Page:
Just in time for the summer movie season, one court has given debt collection litigation lawyers yet another reason to disconnect the telephone and computer. Now identifying yourself as a lawyer or a law firm on a voice mail or telephone message is sufficient facts to state a claim for a Fair Debt Collection Practices Act (FDCPA) violation.

This summer sequel is delivered in the recent decision Bard v. The Law Offices of Howard E. Scherr, P.C. Case No. 13-cv-1411 (E.D. N.Y.).  Here the law firm left a voice mail message identifying who they were, advising that their firm engages in debt collection and requesting a call back.  Plaintiff asserted that such a message falsely represented the fact that it was from an attorney and thus violated §§ 1692e(3) and §1692e(10) of the FDCPA. The district court agreed that sufficient facts were pled to state a claim for a class action complaint.

I don’t have to be reminded that our sequel takes place in the land of Grecco v. Trauner, where the Second Circuit held that attorneys could otherwise disclaim their status as attorneys when sending a collection letter, and that making such a disclaimer would not confuse the otherwise “least sophisticated consumer.” Despite the Second Circuit’s desire to make a happy ending from a weak screenplay, meaningful involvement is simply bad jurisprudence.

For one, nowhere does the FDCPA even speak of the term meaningful involvement. One state ethics board took great exception with such a disclaimer, because of course, you are certainly practicing law when you are communicating on your firm’s letterhead. Nonetheless, some federal courts continue to impose “meaningful involvement” upon debt collection attorneys; passing judgment for their conduct just because of their chosen practice area.

Even Judge Sotomayor warned against this kind of interpretation of the FDCPA in Jerman v. Carlisle, McNellie, Rini, Kramer & Ulrich LPA, stating that certain “provisions should not be assumed to compel absurd results when applied to debt collection attorneys.”  Yet this is exactly what the district court did here.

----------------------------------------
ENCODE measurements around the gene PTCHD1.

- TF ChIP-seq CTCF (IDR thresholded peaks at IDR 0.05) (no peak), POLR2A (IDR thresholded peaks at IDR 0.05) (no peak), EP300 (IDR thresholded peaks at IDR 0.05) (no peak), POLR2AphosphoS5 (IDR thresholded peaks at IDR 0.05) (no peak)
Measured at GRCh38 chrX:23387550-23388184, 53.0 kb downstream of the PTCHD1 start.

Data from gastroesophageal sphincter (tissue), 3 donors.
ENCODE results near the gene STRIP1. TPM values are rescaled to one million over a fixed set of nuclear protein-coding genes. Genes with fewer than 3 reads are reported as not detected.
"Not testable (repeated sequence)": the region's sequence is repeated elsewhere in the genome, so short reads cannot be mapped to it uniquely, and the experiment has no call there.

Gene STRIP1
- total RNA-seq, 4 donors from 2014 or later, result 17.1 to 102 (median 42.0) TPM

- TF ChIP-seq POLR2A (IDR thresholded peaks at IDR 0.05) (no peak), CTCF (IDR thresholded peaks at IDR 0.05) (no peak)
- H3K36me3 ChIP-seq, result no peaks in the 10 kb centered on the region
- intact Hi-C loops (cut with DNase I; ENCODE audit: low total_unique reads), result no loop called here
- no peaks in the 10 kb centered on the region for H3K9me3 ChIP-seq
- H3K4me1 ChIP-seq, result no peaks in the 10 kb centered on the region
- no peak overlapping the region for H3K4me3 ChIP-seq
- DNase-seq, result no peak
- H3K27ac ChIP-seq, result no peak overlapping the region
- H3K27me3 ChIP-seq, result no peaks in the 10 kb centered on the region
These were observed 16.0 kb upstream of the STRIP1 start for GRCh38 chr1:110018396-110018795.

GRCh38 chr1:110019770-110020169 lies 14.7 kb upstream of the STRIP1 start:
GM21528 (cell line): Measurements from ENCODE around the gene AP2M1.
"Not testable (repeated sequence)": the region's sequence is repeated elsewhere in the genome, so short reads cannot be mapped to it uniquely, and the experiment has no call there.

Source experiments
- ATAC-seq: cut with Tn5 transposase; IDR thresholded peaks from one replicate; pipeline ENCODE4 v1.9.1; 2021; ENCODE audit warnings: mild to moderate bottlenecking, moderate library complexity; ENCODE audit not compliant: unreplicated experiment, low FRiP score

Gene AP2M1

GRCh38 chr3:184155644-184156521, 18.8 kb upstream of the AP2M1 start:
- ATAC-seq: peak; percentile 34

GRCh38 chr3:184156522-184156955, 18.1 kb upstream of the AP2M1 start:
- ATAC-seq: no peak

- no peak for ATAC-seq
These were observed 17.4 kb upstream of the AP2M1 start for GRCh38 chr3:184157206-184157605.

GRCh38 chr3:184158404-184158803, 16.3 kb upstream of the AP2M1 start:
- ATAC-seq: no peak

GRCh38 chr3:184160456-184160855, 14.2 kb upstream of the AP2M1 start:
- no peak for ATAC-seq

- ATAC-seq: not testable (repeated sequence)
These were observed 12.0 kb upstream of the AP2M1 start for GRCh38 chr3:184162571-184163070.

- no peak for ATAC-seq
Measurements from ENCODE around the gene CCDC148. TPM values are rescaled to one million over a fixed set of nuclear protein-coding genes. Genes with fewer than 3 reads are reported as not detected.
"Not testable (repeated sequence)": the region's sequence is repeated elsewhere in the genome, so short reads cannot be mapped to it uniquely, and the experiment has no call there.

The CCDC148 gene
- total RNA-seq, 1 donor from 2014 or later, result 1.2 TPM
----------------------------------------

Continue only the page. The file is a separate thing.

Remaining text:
In McMahon v. LVNV Funding et al, the 7th Circuit concluded that uttering the dirty word “settlement” in a letter was an implied threat of litigation. Here, leaving a polite voice mail message and a truthful identification that you are a law firm results in the same implied threat.

So just like the original, the moral of our sequel is simply… do not communicate at all, especially if you are an attorney. The credits are now rolling. The villainous attorney has been stabbed in the heart and lies bleeding in the field, never to call and leave a message for a consumer again. Sorry Dorothy we are not in Kansas anymore.

This post originally appeared on the Consumer Financial Services Blog, run by ARM defense firm Maurice & Needleman.

Joann Needleman is Vice President of Maurice & Needleman, P.C., where she is the Managing Attorney of the firm’s Pennsylvania office. Joann has extensive litigation experience in state and federal courts, successfully defending creditors against claims brought under the Fair Debt Collection Practices Act, Fair Credit Reporting Act and, in Pennsylvania, under the Fair Credit Extension Uniformity Act. She provides counsel, consultation and litigation services to financial institutions, law firms and debt buyers throughout the country. Needleman also currently serves as the elected President of the National Association of Retail Collection Attorneys (NARCA).

Next Article: Supreme Court Rules Against President Obama's Recess ...